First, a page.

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Navigating Quantum Cybersecurity Analytics: A Daily Exploration by CyberSec-DMS

Updated: May 5

Day 5: VQC - detection of phishing and DGA Botnets



Almost every cyber attack begins with gaining initial access. Often, this access is obtained through sophisticated phishing attacks that exploit unpatched vulnerabilities or even zero-days. Let’s delve into the use of the variational quantum classifier (VQC) in detecting such phishing attempts. Further, we’ll evaluate VQC’s performance against DGA botnets, aiming to understand how the algorithm responds to diverse data sets. But first, let’s get access to our phishing dataset. The dataset can be found [here], and here are some code snippets to help you preprocess it:


!wget https://dgadata.blob.core.windows.net/dga/test_Phishing_VQC.csv
!wget https://dgadata.blob.core.windows.net/dga/train_Phishing_VQC.csv 
import numpy as np
import os

train_CSV = os.path.join("train_Phishing_VQC.csv")
test_CSV = os.path.join("test_Phishing_VQC.csv")

data_train = np.genfromtxt(train_CSV, delimiter=',', skip_header=1)
data_test = np.genfromtxt(test_CSV, delimiter=',', skip_header=1)

# Separate target and features
y_train = data_train[:, -1]
y_test = data_test[:, -1]
X_train = np.delete(data_train, -1, axis=1)
X_test = np.delete(data_test, -1, axis=1)  

One current limitation is the number of qubits the NISQ/simulators can handle. This necessitates dimension reduction, as each feature corresponds to a qubit. If we’re dealing with a massive 30 qubits, it becomes unmanageable with AER. Below is a code that employs PCA to cut down the feature count to six. We then compare the accuracy with SVC and RandomForest to demonstrate that this reduction doesn’t significantly compromise data quality:


import numpy as np
import os
from sklearn.decomposition import PCA
from sklearn.metrics import accuracy_score
from sklearn.ensemble import RandomForestClassifier
from sklearn.svm import SVC
def train_predict_evaluate(classifier, X_train, y_train, X_test, y_test):
    """Train the classifier, predict and return the accuracy."""
    classifier.fit(X_train, y_train)
    predictions = classifier.predict(X_test)
    accuracy = accuracy_score(y_test, predictions)
    return accuracytrain_CSV = os.path.join("train_Phishing_VQC.csv")
test_CSV = os.path.join("test_Phishing_VQC.csv")
data_train = np.genfromtxt(train_CSV, delimiter=',', skip_header=1)
data_test = np.genfromtxt(test_CSV, delimiter=',', skip_header=1)

# Separate target and features
y_train = data_train[:, -1]
y_test = data_test[:, -1] 
X_train = np.delete(data_train, -1, axis=1)
X_test = np.delete(data_test, -1, axis=1)
  
# Apply PCA
pca = PCA(n_components=6)X_train_pca = pca.fit_transform(X_train)X_test_pca = pca.transform(X_test)

# Use the classifiers on the original features and then on the reduced features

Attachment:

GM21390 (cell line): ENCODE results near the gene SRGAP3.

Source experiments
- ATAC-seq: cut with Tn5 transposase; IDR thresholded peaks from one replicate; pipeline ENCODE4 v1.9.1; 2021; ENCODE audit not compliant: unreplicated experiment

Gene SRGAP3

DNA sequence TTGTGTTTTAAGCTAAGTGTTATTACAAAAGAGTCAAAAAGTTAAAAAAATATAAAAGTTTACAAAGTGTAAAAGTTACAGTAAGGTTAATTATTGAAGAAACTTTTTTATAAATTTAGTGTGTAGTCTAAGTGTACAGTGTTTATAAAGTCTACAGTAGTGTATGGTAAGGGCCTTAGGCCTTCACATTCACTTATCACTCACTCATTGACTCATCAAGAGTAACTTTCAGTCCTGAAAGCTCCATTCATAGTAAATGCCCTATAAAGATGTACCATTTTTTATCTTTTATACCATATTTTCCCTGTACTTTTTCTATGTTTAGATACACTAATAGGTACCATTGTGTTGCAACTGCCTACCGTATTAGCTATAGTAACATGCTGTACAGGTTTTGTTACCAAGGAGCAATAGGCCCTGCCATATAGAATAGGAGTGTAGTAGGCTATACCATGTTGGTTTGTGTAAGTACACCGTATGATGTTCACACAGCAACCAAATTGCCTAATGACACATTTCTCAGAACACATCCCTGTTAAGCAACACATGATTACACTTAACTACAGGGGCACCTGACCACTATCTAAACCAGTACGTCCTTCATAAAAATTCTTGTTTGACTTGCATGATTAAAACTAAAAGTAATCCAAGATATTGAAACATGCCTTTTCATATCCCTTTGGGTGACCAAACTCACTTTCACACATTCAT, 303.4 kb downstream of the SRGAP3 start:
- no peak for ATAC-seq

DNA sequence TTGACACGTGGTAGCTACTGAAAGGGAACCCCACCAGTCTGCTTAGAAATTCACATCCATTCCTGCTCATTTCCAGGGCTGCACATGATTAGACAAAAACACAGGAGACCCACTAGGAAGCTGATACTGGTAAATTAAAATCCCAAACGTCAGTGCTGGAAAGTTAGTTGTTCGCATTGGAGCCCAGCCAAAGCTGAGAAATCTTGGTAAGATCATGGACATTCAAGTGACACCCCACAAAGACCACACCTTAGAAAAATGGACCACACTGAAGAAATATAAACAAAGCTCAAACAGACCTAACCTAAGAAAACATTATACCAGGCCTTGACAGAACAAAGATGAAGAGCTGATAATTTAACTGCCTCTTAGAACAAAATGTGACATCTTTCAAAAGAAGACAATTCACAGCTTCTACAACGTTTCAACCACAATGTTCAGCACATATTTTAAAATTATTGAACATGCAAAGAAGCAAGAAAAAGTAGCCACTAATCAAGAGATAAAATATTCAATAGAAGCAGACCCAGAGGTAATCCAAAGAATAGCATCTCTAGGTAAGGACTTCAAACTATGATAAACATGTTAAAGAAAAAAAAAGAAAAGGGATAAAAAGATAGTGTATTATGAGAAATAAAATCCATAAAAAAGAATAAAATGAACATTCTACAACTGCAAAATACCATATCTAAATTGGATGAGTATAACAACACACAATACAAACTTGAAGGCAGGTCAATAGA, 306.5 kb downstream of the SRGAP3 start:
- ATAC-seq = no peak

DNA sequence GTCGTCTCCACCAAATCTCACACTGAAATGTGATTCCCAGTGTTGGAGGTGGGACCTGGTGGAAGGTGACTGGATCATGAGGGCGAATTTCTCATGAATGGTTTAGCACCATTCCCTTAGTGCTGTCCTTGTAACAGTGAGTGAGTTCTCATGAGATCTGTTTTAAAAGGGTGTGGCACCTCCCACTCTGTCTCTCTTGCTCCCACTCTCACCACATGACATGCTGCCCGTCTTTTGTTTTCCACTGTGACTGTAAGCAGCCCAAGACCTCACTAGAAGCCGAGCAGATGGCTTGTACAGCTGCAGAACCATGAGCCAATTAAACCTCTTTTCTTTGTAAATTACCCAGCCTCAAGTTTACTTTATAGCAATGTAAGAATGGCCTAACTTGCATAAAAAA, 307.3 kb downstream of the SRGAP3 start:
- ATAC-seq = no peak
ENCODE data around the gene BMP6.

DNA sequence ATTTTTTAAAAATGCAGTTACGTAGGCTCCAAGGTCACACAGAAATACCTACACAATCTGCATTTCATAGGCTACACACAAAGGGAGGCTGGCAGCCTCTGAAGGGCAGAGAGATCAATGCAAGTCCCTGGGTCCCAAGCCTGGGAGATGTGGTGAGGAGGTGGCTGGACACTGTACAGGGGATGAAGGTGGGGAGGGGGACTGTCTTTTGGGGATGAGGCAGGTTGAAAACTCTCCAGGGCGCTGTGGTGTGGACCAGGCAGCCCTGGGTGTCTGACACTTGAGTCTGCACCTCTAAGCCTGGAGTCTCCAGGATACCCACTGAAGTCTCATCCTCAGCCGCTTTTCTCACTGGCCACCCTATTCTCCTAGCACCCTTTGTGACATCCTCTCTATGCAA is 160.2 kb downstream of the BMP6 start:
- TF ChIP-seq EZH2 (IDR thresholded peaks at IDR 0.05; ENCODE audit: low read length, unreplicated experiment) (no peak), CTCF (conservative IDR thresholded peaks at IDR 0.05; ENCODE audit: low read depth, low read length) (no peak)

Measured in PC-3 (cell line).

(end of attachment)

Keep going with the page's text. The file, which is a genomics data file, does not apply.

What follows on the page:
results = {}classifiers = [RandomForestClassifier(), SVC()]
for clf in classifiers:
    clf_name = clf.__class__.__name__
    results[clf_name] = {"Before PCA": None, "After PCA": None}
    results[clf_name]["Before PCA"] = train_predict_evaluate(clf, X_train, y_train, X_test, y_test)
    results[clf_name]["After PCA"] = train_predict_evaluate(clf, X_train_pca, y_train, X_test_pca, y_test)

# Present the results in a table
print("Classifier".ljust(25) + "Before PCA".ljust(15) + "After PCA".ljust(15))print('-' * 55)
for clf_name, result in results.items():
    print(clf_name.ljust(25) + f"{result['Before PCA']:.3f}".ljust(15) + f"{result['After PCA']:.3f}".ljust(15))

Though we omitted 24 features, the chosen ones are highly predictive, ensuring the retained accuracy remains commendable.



It’s time to set up. Let’s install the necessary libraries and execute VQC on our data:


!pip install -U azure-quantum
!pip install -U azure-quantum[qiskit]
!pip install -U qiskit_machine_learning
from qiskit import BasicAer, QuantumCircuit
from qiskit.circuit.library import ZZFeatureMap, EfficientSU2

backend = BasicAer.get_backend("qasm_simulator")
num_qubits = 6feature_map = ZZ
FeatureMap(num_qubits, reps=1)
model = EfficientSU2(num_qubits, reps=2, entanglement="pairwise")
circuit = feature_map.compose(model)
circuit.measure_all()

Bear in mind this phase can be quite time-intensive and may feel like a strenuous run, primarily due to the API’s limited visibility of progress. We’ll delve deeper into why this step is so timely in the next note :

from qiskit_machine_learning.algorithms import VQC
vqc = VQC(num_qubits, feature_map, model, quantum_instance=backend)
one_hot=np.array([[1,0] if label == 1 else [0,1] for label in y_train])
one_hot_test = np.array([[1, 0] if label == 1 else [0, 1] for label in y_test])
vqc.fit(X_train_pca,one_hot)
vqc_predictions=vqc.predict(X_train_pca)

After hours of processing, the outcome isn’t as promising as one might hope:



Interestingly, the VQC shines when detecting DGA Botnets. Using just seven qubits on AER, we achieved an accuracy rate of 69.8% with COBYLA and ZFeatureMap. However, expect a sizable circuit as depicted below:



While many studies praise the efficacy of Variational Quantum Algorithms in various domains, we’ll dissect its intricacies in our next piece. We aim to uncover why it’s so time-consuming and low performer with cyber data and potential avenues for advancement. Stay tuned and join us on LinkedIn and Twitter to dissect the anatomy of VQC. Together, let’s push the boundaries of Quantum Machine Learning on NISQs and pave the way for Quantum Cybersecurity Analytics.


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